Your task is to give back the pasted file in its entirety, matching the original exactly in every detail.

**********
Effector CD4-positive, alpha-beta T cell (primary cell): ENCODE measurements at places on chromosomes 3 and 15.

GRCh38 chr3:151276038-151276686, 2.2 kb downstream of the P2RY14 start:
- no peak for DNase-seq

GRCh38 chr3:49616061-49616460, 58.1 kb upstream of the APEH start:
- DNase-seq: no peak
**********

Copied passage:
Effector CD4-positive, alpha-beta T cell (primary cell): ENCODE measurements at places on chromosomes 3 and 15.

GRCh38 chr3:151276038-151276686, 2.2 kb downstream of the P2RY14 start:
- no peak for DNase-seq

GRCh38 chr3:49616061-49616460, 58.1 kb upstream of the APEH start:
- DNase-seq: no peak